Figure 2. Progressive thinning of the peripheral cornea (A & B) in the right eye. Figure 3. After several months
of oral prednisone and cyclosporine, the peripheral ulcerative keratitis resolved in both eyes; pannus formation with fibrosis and opacification of the peripheral cornea in the right eye (A) and no peripheral corneal thinning in the left eye (B). stroma, associated with epithelial defects, presence of stromal inflammatory cells, and progressive stromal degradation and thinning. PUK can rapidly produce progressive corneal stromal necrosis, leading to perforation and eventual blindness. The peripheral cornea has distinctive morphologic and immunologic features making it susceptible to inflammatory reactions. Compared to the avascular central cornea, the peripheral cornea is closer to limbal conjunctiva and receives part of its nutrient supply from limbal capillary arcade, which is a source of immunocompetent cells. Any inflammatory stimulus in the peripheral cornea, in this case the cutaneous neutrophilic infiltrates, may produce local and systemic immune responses resulting in neutrophil recruitment and complement activation of both classic and alternative pathways in tissue and vessel. Activated complement components increase vascular permeability and produce chemotactic factors for neutrophils. These neutrophils infiltrate the peripheral cornea and release proteolytic and collagenolytic enzymes, reactive oxygen metabolites, and proinflammatory substances, causing degradation of the corneal stroma. Inflamed limbal conjunctiva is also capable of producing collagenase, contributing to stromal degradation. The recommended treatment for PUK includes ruling out secondary infection, treating existing keratitis sicca, and systemic immunosuppression.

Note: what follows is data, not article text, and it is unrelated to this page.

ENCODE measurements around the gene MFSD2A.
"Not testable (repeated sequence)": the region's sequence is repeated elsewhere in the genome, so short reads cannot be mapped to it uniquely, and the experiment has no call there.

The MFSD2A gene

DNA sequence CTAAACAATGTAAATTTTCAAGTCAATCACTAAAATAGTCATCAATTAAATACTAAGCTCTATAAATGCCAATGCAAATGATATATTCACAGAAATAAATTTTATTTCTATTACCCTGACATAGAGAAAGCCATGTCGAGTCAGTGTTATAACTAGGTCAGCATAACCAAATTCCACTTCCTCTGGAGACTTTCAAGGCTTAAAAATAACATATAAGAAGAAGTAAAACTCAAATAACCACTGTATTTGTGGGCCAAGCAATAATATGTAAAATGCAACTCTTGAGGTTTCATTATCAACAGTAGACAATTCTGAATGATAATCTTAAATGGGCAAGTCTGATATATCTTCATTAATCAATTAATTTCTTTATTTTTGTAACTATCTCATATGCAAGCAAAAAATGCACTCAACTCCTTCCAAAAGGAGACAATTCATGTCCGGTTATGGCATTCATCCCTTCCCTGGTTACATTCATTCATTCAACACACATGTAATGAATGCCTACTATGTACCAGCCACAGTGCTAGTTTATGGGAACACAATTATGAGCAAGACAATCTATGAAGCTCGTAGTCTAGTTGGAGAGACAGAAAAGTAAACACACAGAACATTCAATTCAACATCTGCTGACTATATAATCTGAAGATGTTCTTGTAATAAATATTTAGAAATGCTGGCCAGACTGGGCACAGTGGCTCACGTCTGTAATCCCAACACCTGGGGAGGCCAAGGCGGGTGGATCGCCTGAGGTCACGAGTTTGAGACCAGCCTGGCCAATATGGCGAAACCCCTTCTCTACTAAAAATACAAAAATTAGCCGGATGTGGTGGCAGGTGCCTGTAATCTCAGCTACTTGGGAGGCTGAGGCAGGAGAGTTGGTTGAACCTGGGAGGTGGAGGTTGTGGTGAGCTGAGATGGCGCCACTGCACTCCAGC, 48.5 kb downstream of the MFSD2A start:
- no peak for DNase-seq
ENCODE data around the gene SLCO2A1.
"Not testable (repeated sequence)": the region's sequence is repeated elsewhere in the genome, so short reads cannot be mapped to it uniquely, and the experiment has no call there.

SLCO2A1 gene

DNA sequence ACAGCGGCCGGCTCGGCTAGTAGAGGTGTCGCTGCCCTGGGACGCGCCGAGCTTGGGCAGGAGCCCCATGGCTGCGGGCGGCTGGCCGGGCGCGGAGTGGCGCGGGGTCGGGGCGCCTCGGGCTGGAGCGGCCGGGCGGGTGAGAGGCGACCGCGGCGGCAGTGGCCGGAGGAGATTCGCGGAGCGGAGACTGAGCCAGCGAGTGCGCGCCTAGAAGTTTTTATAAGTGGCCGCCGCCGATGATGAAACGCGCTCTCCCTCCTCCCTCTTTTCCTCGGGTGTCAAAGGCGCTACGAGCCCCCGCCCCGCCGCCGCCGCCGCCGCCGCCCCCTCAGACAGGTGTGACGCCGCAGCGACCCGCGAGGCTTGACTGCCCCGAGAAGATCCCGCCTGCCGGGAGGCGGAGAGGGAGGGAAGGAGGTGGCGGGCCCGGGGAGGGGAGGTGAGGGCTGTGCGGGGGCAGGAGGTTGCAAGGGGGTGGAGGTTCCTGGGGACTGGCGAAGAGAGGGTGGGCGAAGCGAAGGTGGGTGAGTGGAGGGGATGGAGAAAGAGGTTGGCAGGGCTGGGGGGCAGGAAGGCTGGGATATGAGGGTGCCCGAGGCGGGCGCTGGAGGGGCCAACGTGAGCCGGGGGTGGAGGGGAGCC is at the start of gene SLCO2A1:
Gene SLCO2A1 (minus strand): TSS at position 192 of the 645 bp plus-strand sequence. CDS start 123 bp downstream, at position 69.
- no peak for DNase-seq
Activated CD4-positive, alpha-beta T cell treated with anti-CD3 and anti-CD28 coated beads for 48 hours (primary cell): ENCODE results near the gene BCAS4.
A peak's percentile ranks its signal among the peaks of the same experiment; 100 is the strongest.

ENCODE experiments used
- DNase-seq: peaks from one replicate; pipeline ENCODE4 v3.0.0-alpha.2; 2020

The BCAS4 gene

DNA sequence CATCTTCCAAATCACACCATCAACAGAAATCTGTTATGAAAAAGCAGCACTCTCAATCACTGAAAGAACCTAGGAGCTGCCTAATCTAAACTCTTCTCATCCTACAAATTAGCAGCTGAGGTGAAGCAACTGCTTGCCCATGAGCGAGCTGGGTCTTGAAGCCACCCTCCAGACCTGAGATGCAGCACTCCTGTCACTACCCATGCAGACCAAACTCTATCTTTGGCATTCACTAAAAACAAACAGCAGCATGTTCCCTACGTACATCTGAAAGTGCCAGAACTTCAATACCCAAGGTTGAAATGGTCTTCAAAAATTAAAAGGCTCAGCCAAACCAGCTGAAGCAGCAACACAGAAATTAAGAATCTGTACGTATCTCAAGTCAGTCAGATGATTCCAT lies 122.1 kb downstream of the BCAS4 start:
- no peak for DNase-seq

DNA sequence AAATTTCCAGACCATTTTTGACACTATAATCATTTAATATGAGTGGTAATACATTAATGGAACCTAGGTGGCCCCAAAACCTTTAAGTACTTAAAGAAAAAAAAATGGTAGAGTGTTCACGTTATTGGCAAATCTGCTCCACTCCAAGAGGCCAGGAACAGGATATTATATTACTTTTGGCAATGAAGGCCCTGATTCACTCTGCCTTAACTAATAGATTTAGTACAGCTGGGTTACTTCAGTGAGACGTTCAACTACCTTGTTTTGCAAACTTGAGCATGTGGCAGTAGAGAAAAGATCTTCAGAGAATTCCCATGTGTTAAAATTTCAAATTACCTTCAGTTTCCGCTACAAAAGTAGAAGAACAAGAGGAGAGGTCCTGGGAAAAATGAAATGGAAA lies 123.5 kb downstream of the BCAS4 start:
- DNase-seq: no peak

The acute inflammation is best managed with oral or intravenous corticosteroids with simultaneous initiation of a maintenance immunosuppressive agent, such as cyclosporine or methotrexate. The use of systemic treatment in this patient is critical for the resolution of the ocular inflammation, as well as its systemic involvement.5 As in other cases reported, our patient’s ocular manifestations improved with systemic administration of corticosteroids. In most cases of Sweet syndrome, prednisone is extremely and rapidly effective, in doses of 1 mg/kg/d. Despite initial favorable response, recurrences of neutrophilic dermatitis are common and generally develop as steroid use is being tapered. Once the underlying disease flares up, tapering of corticosteroid may take longer. Recurrence rates of 25 to 30% have been reported.1-2 Our patient initially responded well with intravenous corticosteroids but cutaneous skin lesions flared progressively and fungal elements started to develop, halting treatment. High-potency topical steroids or intralesional glucocorticoids may also be useful in localized lesions.2 Wilson and colleagues reported a patient with peripheral ulcerative keratitis and episcleritis successfully treated with oral cyclosporine. Oral prednisone or prednisolone are the mainstays of treatment for Sweet syndrome. It appears that topical corticosteroids are not required if systemic treatment is initiated.6 Steroid-sparing agents may be helpful in the long run to prevent unwanted complications. Many medications act on inhibiting neutrophil chemotaxis, but none has been shown to be as effective as corticosteroids. The use of topical nonsteroidal antiinflammatory agents, however, has been questionable. Some reports cited that they were not as effective as immunosuppresants like cyclosporine.5,6 Patients may benefit from immunosuppressive agents. In the study of Kaçmaz and Kempen, most patients tolerated cyclosporine and toxicity was more frequent in those 55 years and above. Cyclosporine had a high rate of side effects with nephrotoxicity in early trials using higher dosage. Currently, the recommended dosage is 3 mg/ kg/day or less.7 In summary, Sweet syndrome has been reported in association with many diseases, including ocular inflammation. Peripheral ulcerative keratitis is a potentially blinding disorder that can be seen in Sweet syndrome. With good clinical history, meticulous ocular examination, initiating treatment with corticosteroids and other immunosupressive agents, and close monitoring through frequent follow-ups, PUK can be treated and cured.